Happy November, readers! Although summer is now just a glittering memory for most of us as fall settles in, I remain excited and inspired by the experiences I had while visiting Copenhagen, Denmark in late August and September.

denmark
Our travel group!

One of the most exciting and important portions of the trip was a visit to the city of Aarhus, the second largest city in Denmark and the home of Dokk1, the most innovative and unique library I have had the fortune to visit. Dokk1 (pronounced DOC-EN if you’re Danish, or DOC-ONE if you’re American – it means “the Dock” because of the building’s location on the harbor) perfectly represents the Danish value of fun and “hyyge” – coziness. The library, completed in 2015, was built to be the living room of the city, and they accomplish this particularly well with respect to their children’s collections and spaces.

 

dokk1
Dokk1 at night on the harbor.

The children’s area in Dokk1 is imaginative, fun, spirited, and completely different from every American library I’ve visited. The area has dress-up clothes (not just in children’s sizes either!), climbing gyms, and video games. The library was relatively quiet when I visited, but the tour guide assured us that it can get quite loud, and they actually encourage that! The library is surrounded on all sides by a globally inspired playground, with different areas representing various countries of the world: a bear slide stands for Russia while a climbable eagle points toward the USA.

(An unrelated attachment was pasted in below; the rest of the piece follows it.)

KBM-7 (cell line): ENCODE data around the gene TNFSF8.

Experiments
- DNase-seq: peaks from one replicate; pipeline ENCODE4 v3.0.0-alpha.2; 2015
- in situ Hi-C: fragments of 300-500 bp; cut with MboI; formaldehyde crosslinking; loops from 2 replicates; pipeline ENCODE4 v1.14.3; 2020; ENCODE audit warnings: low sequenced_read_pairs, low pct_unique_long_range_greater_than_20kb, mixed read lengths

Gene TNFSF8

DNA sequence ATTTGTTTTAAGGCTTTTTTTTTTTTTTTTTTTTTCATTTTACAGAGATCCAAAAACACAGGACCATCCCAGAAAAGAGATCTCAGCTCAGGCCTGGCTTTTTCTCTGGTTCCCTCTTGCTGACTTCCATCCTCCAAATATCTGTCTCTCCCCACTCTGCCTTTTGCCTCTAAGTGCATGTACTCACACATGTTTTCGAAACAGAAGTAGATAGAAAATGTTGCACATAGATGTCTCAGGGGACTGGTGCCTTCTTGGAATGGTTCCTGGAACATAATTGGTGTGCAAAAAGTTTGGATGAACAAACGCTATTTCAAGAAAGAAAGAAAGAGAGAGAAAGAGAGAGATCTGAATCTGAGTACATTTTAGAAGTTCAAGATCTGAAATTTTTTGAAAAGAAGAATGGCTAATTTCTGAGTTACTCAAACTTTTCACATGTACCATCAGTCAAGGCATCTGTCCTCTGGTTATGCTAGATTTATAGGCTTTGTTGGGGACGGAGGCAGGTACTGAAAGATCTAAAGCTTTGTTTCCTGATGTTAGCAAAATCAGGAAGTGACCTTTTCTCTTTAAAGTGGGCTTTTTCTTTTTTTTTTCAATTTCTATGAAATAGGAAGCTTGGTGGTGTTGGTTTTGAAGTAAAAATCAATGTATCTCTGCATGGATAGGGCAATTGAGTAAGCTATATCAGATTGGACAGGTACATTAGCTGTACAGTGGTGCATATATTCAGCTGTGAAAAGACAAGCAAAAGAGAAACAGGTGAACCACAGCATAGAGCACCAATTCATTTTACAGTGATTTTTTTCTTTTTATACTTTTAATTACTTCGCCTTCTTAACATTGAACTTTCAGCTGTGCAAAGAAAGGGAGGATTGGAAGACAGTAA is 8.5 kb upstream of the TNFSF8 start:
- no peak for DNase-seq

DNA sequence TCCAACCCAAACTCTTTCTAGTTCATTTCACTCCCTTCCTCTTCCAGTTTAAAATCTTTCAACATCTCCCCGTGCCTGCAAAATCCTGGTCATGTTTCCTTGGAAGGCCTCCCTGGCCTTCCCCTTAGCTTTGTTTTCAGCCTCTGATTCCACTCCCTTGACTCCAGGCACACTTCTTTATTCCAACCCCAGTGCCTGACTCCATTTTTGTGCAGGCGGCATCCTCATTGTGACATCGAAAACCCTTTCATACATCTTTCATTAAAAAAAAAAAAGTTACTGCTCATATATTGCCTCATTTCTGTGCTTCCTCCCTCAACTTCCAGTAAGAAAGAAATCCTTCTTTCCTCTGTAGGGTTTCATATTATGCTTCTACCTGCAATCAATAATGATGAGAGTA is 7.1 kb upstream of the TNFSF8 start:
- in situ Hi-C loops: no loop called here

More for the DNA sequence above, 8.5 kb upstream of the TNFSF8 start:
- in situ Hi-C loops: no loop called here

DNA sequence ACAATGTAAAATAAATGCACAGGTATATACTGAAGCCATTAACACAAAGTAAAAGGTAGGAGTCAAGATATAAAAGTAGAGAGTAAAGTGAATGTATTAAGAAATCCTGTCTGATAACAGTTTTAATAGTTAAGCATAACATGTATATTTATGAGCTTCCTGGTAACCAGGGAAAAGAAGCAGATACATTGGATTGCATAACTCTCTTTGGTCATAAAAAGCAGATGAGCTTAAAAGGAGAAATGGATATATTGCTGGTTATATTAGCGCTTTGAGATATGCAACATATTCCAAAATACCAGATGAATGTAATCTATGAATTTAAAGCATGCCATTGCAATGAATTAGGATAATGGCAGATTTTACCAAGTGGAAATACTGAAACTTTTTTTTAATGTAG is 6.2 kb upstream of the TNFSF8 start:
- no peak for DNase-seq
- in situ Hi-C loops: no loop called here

dokk1-playground
The bear of Russia, surrounded by happy Danes!

 

The space in Dokk1 works hard to be there for all the members of the Aarhus community, and they fully include children in that ideology. Children feel, from the cradle into adolescence, that they are accepted and welcomed into community spaces.  This is in contrast to what can often feel like repressive, quiet spaces in American public libraries.

So what can we learn as future children’s librarians – we may not have the benefit of working in Dokk1 or a similarly family- or children-friendly facility, but I believe that we can all incorporate the welcoming spirit, openness, and creative use of community space that Dokk1 has made so central to their mission. If we can take even just a small piece of that Danish ability to welcome noise and chaos into our otherwise orderly library lives, I think we can create a whole new generation of library-loving kids.

 

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